I used to be a lot more fearful than I am today. I had a chance to reflect on that over the weekend as I rode my bike with G.
First, we came to Credit Island, which was the first place that I gathered my courage to ride with traffic here in the Quad Cities. Riding the Critical Mass in Chicago with hundreds of other riders had emboldened me enough to think I might one day manage to ride on the streets without the wall of bicycles on all sides of me. So when I got back to Rock Island, I would put my bike on the rack on my car and take it to a park in Davenport. From there, I could ride directly on the bike path to Credit Island. It is a quiet road, but still I was terrified when cars and trucks would pass me. I had to ride it a lot of times before I could consider riding other, busier roads.
We crossed the main Arsenal bridge, and I remembered my first time to cross – how I stood trembling, barely able to make myself get on and pedal, so sure I was that I would somehow slip and slide and fall over sideways, getting a head injury on the metal edges that are everywhere on all sides.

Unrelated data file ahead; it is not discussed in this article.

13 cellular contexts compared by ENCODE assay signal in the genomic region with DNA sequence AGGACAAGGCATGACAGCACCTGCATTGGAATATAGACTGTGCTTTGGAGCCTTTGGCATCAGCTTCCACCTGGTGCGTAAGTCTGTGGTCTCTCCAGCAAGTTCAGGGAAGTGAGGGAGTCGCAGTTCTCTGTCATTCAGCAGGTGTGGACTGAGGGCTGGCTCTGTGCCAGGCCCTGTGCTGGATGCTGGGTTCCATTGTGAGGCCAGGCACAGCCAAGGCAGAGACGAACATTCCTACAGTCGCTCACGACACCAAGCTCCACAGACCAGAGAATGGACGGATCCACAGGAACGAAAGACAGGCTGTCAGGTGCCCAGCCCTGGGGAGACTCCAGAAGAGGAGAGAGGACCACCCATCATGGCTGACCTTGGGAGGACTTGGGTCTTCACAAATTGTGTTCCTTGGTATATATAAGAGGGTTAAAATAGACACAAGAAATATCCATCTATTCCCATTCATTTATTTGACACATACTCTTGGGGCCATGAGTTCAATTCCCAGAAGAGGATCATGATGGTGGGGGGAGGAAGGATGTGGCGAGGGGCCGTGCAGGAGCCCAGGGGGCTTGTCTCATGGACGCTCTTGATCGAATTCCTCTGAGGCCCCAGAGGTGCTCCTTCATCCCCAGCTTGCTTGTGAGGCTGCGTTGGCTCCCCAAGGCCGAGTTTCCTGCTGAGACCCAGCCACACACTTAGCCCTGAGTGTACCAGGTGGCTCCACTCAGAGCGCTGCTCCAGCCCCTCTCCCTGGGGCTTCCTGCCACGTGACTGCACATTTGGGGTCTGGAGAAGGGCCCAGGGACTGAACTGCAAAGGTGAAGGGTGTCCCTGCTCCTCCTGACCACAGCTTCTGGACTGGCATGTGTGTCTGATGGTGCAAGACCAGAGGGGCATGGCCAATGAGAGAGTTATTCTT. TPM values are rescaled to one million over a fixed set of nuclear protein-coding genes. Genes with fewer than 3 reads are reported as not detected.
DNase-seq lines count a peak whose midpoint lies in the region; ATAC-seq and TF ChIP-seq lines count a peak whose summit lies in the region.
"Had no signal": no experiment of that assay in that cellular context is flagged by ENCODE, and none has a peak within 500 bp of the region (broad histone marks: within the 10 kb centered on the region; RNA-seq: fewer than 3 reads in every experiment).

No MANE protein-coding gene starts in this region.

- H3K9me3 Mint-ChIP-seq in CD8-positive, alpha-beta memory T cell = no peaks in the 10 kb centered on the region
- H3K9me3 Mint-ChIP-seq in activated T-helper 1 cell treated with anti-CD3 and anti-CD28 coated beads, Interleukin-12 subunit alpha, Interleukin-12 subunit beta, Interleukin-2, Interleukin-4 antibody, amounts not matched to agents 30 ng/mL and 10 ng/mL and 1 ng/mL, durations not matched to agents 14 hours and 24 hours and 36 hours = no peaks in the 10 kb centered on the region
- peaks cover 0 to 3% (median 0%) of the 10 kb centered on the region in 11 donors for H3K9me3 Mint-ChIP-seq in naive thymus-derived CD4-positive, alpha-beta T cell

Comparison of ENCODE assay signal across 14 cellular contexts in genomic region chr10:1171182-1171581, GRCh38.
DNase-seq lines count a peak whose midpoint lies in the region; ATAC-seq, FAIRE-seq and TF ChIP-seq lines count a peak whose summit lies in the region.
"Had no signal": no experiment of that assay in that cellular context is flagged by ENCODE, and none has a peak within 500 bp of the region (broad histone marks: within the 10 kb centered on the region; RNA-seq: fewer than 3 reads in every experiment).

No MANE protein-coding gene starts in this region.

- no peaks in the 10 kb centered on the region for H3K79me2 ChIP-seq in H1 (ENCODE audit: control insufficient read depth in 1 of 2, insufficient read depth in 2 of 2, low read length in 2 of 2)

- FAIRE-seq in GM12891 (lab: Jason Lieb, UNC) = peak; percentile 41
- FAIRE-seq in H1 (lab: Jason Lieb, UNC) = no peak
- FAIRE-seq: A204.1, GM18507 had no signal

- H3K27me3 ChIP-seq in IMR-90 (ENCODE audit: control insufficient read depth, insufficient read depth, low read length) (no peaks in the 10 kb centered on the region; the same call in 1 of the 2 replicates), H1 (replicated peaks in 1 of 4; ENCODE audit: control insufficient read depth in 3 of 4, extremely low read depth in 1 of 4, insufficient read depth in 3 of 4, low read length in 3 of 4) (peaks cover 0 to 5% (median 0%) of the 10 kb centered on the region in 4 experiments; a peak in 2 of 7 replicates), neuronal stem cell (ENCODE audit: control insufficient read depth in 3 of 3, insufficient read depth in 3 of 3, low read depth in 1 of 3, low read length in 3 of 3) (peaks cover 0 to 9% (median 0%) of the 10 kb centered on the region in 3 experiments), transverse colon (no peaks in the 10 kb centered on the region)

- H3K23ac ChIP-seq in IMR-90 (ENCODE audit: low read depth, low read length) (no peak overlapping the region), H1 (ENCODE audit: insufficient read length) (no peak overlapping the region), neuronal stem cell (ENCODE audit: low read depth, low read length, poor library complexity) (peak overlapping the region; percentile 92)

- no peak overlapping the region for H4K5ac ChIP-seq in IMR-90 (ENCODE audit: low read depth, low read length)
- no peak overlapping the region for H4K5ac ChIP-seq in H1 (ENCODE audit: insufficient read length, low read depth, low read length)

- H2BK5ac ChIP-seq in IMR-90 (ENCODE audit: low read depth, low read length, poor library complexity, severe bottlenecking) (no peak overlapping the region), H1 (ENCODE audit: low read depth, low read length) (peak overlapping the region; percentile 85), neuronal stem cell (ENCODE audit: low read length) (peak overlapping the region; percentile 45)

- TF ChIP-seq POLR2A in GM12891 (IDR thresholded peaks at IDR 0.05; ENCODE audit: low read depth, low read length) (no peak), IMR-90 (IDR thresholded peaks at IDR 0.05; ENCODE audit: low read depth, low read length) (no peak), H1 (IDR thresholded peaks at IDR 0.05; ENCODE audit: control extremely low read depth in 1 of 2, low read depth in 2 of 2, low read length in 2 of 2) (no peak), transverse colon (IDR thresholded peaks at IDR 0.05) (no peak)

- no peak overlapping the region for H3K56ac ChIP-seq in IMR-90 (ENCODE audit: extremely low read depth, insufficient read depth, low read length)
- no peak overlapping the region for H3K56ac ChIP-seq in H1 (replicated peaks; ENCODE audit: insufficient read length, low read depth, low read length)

We crossed the other, smaller bridge for the Arsenal, and I remembered countless rides across with terror of heights clambering inside my head and twisting my belly in knots.
We did a little sharp u-turn to exit from that bridge to head north-bound on the bike path, and I recalled how I used to have to stop and get off to make that turn, so sure I was that I would fall over otherwise.
We crossed stoplights, and as I properly took the lane for maximum safety, I felt calm certainty inside, rather than the fearful notion I used to have that some driver was probably going to mow me down in a fit of road rage.
I stood on the pedals as we rolled down a big hill, and I remembered the days when I couldn’t even summon the courage to stand on them while riding on flat ground.
The thousands of miles I have ridden my bike since April 2010, when I first purchased Lulu, have been among the most empowering, liberating forces in my life. I would never have gathered up what it took to start running, had I not started with biking. My confidence and competence in all modes of travel – even driving – have been boosted immeasurably by my bike time. My comfort level with my body has vastly improved – I am more graceful, more sure, and that has chip, chip, chipped away at my self-loathing over the years.
It makes me wonder – what physical challenges will the Lord throw at me in the coming year (because YES I believe the bike was a God idea) to continue to stretch and grow me?
May I meet it with gladness and courage, even if only just barely.